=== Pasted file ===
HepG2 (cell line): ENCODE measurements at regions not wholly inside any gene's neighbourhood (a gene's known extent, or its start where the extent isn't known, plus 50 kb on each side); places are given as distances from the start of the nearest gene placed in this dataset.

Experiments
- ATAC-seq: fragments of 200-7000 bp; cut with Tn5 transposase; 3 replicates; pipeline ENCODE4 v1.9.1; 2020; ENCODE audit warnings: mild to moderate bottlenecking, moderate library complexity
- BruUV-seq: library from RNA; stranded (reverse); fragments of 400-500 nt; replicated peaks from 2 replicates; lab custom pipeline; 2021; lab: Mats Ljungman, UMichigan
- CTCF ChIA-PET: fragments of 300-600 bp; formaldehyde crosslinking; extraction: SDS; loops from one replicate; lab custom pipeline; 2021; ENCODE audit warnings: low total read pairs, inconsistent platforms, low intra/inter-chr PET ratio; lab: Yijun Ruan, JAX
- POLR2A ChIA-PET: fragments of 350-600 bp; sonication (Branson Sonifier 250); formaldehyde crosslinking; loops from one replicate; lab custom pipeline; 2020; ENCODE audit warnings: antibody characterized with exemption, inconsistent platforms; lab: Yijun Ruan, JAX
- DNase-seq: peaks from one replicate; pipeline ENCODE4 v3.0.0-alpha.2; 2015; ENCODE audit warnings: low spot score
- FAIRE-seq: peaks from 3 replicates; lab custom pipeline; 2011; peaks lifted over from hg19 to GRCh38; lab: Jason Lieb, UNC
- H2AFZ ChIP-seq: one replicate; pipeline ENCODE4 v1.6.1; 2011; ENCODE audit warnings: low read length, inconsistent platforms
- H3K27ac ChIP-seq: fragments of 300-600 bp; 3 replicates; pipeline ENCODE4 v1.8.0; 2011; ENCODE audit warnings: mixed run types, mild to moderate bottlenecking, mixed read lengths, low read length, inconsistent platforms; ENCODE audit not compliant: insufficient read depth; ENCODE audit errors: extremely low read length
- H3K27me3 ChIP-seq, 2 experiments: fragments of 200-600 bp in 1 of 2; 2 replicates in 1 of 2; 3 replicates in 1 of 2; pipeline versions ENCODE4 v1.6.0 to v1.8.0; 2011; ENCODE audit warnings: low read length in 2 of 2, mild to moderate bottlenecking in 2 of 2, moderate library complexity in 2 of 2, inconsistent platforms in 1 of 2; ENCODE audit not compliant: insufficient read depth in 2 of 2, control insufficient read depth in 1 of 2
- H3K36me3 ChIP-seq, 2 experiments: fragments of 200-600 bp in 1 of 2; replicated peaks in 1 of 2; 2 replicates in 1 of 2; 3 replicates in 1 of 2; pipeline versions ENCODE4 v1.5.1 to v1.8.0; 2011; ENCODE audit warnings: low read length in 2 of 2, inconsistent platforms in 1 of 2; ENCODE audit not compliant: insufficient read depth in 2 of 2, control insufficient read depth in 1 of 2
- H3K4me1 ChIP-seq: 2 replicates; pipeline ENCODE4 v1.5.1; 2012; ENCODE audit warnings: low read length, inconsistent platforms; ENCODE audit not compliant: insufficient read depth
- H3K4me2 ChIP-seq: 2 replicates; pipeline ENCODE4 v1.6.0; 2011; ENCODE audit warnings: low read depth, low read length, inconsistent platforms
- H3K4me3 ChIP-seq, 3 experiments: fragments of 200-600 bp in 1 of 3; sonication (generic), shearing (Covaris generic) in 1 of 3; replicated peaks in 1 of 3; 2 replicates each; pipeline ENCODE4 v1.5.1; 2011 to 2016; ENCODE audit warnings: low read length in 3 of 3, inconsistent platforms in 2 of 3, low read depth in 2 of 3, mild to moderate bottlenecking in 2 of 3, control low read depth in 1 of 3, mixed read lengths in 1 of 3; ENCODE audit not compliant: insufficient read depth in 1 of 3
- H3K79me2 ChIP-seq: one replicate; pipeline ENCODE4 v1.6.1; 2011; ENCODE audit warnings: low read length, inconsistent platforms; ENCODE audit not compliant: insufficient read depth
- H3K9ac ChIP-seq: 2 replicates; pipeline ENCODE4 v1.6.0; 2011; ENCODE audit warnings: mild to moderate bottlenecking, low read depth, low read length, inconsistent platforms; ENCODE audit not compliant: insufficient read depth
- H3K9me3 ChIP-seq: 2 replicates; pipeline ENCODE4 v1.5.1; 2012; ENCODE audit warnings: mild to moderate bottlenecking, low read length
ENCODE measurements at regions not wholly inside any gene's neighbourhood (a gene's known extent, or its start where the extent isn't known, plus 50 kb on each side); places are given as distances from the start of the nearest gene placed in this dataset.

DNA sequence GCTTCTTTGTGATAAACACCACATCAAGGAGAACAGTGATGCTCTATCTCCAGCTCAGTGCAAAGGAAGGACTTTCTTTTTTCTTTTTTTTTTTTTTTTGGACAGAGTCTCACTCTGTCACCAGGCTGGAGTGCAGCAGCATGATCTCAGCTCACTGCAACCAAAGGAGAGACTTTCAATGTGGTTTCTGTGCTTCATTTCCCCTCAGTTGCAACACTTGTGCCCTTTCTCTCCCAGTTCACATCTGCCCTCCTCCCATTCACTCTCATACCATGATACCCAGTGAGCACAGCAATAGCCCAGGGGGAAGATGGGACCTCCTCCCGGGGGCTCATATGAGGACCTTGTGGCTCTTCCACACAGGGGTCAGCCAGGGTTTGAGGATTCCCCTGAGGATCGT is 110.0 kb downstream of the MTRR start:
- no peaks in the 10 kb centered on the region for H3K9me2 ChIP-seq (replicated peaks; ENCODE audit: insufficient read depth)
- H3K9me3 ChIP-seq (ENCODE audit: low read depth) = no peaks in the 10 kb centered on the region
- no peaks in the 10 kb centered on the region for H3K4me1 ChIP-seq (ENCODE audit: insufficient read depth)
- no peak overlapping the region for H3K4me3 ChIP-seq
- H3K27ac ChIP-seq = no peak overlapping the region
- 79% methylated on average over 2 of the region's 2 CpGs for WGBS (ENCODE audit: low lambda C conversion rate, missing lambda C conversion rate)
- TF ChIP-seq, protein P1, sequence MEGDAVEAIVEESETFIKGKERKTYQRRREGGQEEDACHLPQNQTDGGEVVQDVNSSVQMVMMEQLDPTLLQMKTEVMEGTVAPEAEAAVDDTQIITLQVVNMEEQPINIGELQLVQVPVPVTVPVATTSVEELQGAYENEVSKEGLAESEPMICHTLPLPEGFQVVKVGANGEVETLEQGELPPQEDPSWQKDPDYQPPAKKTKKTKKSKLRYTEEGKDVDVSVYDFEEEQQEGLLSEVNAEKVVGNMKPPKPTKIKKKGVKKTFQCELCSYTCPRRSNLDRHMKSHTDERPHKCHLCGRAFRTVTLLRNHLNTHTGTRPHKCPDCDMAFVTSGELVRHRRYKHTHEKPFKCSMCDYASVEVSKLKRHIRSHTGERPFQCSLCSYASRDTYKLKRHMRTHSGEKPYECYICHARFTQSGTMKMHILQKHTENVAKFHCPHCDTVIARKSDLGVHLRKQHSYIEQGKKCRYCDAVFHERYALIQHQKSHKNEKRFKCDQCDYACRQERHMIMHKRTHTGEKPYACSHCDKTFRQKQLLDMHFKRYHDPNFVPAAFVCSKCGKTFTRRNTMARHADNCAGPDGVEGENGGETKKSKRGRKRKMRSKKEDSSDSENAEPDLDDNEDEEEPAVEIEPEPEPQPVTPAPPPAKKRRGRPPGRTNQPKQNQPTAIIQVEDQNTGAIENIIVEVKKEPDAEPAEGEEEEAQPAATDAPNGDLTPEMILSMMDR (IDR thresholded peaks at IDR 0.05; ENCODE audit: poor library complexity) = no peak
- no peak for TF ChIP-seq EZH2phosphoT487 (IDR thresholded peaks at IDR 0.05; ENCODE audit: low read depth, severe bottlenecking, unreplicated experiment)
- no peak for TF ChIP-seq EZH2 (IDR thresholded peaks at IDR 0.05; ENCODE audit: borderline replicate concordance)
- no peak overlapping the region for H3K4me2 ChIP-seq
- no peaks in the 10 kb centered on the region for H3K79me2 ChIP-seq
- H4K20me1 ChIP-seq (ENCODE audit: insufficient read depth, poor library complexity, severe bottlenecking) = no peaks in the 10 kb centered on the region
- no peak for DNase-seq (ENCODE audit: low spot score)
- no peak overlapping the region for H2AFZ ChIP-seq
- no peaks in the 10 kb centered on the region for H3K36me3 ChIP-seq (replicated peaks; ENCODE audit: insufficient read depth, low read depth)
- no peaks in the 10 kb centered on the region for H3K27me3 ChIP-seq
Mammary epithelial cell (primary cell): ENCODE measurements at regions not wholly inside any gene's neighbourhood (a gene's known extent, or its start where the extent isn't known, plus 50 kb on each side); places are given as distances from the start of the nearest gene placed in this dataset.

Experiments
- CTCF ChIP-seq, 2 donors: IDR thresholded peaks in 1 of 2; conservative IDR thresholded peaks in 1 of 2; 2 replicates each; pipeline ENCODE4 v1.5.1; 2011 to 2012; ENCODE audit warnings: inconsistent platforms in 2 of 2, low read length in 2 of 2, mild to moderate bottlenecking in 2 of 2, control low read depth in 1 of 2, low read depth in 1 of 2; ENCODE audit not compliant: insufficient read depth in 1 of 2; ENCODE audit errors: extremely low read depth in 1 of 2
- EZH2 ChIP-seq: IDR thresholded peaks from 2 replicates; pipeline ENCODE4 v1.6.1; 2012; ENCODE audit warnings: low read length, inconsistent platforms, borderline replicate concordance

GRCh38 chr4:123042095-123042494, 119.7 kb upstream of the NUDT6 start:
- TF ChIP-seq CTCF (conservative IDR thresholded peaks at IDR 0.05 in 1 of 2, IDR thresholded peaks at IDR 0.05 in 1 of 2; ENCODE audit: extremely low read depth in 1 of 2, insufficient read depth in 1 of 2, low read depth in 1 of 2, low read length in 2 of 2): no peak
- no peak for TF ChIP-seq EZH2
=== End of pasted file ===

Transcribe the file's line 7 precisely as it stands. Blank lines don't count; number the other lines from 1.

- DNase-seq: peaks from one replicate; pipeline ENCODE4 v3.0.0-alpha.2; 2015; ENCODE audit warnings: low spot score